By Curt Yeomans
Stately Oaks Plantation is no longer being endangered by three ailing trees. A Jonesboro tree-removal company reduced its price nearly in half to trim two oak trees, and remove a dead pine tree.
Tree-cutting crews were at Stately Oaks recently to do the work. Officials from Historical Jonesboro/Clayton County, Inc., which operates Stately Oaks as a museum, had feared that the trees might damage the main plantation house, a nearby school house and Indian village, if they fell.
Pro Tree Services Owner Gregg Buice had originally told the organization's president, Barbara Emert, the oak trees could be trimmed, and the dead pine tree removed, at a cost of $1,250. Historical Jonesboro was seeking donations to help pay for the work.
Buice said he reduced the price to $750 late last week, after Jonesboro Mayor Luther Maddox intervened on Historical Jonesboro's behalf. The trees were trimmed and cut Friday.
"Luther Maddox just asked if there was any way I could reduce the price, and I was glad to do so," Buice said. His company performs tree trimming and removal services for the city. "The city has always been good to my company ... Also, a lot of those people over there [at Stately Oaks] volunteer a lot of their time to keep that place running, so I wanted to do something for them."
The removal of the trees relieves Historical Jonesboro/Clayton County, Inc., of what had been an area of high concern for its members. When Emert announced that the organization was seeking donations to deal with the trees last month, she expressed a concern that one or both of the oak trees, as well as the pine tree, could fall over in a strong wind, and injure visitors or volunteers.
Once Buice offered to lower the price, Emert said she could not pass up the opportunity. "Nothing is touching the house, and we feel very secure now," she said. "We're very pleased with the job they did."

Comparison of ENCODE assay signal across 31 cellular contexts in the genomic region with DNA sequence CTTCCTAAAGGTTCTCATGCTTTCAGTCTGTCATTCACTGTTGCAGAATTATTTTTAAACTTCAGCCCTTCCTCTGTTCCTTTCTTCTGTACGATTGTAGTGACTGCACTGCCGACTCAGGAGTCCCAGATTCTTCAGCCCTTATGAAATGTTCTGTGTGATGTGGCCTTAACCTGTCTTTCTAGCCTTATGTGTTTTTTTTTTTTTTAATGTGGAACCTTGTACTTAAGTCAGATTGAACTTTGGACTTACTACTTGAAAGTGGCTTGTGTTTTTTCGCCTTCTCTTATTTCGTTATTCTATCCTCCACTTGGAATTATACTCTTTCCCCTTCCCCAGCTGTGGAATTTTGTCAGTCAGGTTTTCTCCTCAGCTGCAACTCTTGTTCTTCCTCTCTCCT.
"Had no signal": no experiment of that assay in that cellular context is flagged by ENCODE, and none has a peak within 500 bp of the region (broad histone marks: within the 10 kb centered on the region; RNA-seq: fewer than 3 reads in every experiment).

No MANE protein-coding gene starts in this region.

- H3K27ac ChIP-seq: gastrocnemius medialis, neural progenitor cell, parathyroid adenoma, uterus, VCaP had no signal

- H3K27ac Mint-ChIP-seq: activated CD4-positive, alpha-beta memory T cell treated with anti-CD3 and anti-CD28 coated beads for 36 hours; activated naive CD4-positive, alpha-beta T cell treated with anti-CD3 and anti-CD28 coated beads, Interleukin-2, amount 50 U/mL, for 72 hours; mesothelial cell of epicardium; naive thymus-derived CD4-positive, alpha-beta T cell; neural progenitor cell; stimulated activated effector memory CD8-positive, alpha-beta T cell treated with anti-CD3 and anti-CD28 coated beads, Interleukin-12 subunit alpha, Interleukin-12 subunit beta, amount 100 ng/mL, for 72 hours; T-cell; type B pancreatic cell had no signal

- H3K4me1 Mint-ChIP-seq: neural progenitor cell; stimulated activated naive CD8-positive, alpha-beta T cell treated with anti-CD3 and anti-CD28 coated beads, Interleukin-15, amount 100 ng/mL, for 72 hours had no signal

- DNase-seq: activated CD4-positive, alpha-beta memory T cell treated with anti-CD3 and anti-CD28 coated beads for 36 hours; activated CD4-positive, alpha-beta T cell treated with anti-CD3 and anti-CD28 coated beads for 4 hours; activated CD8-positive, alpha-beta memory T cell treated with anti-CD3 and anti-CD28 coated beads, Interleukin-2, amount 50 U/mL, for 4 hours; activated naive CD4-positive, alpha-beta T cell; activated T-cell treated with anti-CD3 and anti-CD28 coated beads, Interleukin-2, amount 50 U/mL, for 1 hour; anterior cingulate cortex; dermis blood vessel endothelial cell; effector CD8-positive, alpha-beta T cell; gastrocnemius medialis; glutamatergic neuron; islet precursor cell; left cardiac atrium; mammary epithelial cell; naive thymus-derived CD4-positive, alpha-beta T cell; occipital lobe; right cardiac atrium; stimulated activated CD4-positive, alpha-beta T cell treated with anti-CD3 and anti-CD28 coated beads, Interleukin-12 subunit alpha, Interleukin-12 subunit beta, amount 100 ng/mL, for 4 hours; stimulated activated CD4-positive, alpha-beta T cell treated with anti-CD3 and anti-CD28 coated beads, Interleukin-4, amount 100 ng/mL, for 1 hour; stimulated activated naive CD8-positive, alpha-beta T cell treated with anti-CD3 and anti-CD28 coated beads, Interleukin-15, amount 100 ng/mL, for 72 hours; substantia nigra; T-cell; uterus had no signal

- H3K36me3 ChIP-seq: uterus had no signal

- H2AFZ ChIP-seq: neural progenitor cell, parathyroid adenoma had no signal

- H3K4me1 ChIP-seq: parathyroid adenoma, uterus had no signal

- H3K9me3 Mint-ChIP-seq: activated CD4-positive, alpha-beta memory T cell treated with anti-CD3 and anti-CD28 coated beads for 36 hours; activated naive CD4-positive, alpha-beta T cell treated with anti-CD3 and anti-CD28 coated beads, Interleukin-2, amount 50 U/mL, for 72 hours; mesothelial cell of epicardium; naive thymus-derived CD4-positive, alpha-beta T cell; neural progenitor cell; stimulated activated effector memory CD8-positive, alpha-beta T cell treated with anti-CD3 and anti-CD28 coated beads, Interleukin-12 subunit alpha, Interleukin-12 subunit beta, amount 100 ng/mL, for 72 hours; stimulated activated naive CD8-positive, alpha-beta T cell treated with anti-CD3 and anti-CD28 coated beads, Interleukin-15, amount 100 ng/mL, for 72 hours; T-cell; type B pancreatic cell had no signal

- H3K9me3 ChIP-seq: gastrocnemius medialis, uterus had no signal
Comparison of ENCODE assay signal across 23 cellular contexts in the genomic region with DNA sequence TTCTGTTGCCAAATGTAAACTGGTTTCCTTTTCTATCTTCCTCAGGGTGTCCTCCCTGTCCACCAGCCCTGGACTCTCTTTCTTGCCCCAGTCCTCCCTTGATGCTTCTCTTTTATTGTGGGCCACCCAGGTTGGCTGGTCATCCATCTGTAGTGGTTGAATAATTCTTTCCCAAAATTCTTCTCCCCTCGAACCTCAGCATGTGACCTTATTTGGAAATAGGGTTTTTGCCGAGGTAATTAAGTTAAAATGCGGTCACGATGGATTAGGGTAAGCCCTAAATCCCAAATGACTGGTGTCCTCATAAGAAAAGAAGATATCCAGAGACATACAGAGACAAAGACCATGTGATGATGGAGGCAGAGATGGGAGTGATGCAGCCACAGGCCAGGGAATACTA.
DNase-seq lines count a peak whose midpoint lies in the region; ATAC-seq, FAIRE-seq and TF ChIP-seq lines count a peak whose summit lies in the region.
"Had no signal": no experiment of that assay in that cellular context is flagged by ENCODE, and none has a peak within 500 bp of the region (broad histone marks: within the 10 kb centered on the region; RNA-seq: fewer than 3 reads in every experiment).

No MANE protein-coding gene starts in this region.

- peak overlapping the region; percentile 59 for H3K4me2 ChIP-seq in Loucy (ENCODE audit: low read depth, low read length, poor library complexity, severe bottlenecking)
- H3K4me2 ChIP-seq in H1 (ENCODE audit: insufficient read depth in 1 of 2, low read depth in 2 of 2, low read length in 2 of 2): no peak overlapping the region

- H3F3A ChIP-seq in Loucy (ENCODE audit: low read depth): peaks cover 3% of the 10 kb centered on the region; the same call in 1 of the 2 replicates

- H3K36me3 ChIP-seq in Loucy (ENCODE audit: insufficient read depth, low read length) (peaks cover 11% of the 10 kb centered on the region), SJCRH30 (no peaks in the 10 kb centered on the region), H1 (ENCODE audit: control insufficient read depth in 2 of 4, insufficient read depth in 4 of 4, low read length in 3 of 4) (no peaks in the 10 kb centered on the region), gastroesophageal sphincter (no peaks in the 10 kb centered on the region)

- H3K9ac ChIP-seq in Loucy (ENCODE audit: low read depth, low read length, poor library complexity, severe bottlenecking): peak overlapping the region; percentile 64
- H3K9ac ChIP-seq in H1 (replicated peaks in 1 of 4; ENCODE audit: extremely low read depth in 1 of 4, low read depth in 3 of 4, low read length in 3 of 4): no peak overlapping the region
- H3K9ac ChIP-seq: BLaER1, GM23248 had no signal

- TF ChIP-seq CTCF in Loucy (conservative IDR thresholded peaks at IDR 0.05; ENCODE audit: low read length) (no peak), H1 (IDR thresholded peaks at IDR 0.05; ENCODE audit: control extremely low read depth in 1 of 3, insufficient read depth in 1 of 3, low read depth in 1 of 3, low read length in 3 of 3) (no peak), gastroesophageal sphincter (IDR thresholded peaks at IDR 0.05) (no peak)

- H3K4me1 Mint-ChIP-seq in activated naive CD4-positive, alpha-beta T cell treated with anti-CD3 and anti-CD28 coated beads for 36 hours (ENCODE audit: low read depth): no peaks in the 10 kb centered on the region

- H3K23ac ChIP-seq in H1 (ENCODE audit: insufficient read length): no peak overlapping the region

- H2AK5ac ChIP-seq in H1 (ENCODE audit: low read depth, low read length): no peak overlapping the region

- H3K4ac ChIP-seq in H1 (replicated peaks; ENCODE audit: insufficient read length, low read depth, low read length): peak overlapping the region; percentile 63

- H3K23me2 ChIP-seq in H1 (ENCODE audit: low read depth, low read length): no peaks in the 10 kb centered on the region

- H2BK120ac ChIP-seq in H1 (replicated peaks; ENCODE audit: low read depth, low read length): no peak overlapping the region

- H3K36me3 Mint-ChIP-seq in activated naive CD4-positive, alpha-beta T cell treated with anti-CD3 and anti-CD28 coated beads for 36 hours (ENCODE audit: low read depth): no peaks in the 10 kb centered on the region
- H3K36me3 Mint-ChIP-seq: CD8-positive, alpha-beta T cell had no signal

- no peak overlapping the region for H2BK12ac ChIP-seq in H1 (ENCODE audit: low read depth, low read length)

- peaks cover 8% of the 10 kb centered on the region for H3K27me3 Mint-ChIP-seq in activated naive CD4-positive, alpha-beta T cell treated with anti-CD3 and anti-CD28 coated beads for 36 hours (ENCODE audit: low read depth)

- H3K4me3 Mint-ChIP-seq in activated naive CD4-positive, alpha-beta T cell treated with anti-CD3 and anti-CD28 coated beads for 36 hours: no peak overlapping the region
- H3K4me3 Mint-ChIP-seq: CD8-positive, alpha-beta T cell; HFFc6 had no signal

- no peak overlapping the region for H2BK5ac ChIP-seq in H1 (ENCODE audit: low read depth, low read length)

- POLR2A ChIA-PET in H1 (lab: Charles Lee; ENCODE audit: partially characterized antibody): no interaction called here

Maddox said he was glad Buice was able to reduce his price. Jonesboro's mayor said the city would lose "one of its main attractions, and a big part of our history," if a tree fell on Stately Oaks and destroyed the plantation house. "It's good to have a local business that is willing to help out when asked," Maddox said.
Buice said approximately 2,000 pounds of limbs were removed from a Red Oak tree that is leaning over the plantation's main house. Many of the limbs that were growing toward the bottom of that tree were disease-infested and needed to be removed, he said. He also estimated the tree was approximately 85 years old.
He said removing the limbs will help reduce the chances of the tree falling for two reasons. On the one hand, he said, the decreased number of limbs means the tree will catch less wind. On the other hand, it will also reduce the weight on the tree, although the tree will always be leaning over the house, he said.
It took Buice's crew a little over two hours to trim the oak trees, and cut down the pine tree, according to Emert. As the tree crew was finishing up its work on Friday, Pro Tree Services Foreman Randy Jones said the trees are now "twice as safe."
Historical Jonesboro was soliciting donations to help with the removal of the trees, because it did not have enough money to pay for even trimming the trees. "Stately Oaks is like the rest of us, in that they've got the shorts, too," Maddox said. "We're all going through the economic shorts right now."
Now that the oak trees have been trimmed, and the pine tree removed at a lower cost, Historical Jonesboro is still finding that it needs to do some fund-raising to offset the costs. The organization had to dig into its own pockets to cover much of the cost.
Historical Jonesboro received a $250 donation from Pope-Dickson & Son Funeral Home to deal with the trees, but the organization had to take the remaining $500 out of its general operating fund, Emert said. The fund is designed to cover general operating costs, such as utility bills, and paying the salaries for office staff, she said.
"If anyone wants to make a donation to help offset the costs, it would be greatly appreciated," she said. "We usually run pretty close [financially], like most operating, non-profit organizations. Any unexpected expenses really hurt, and we don't have a back-up. Somehow, that's money we'll have to come up with."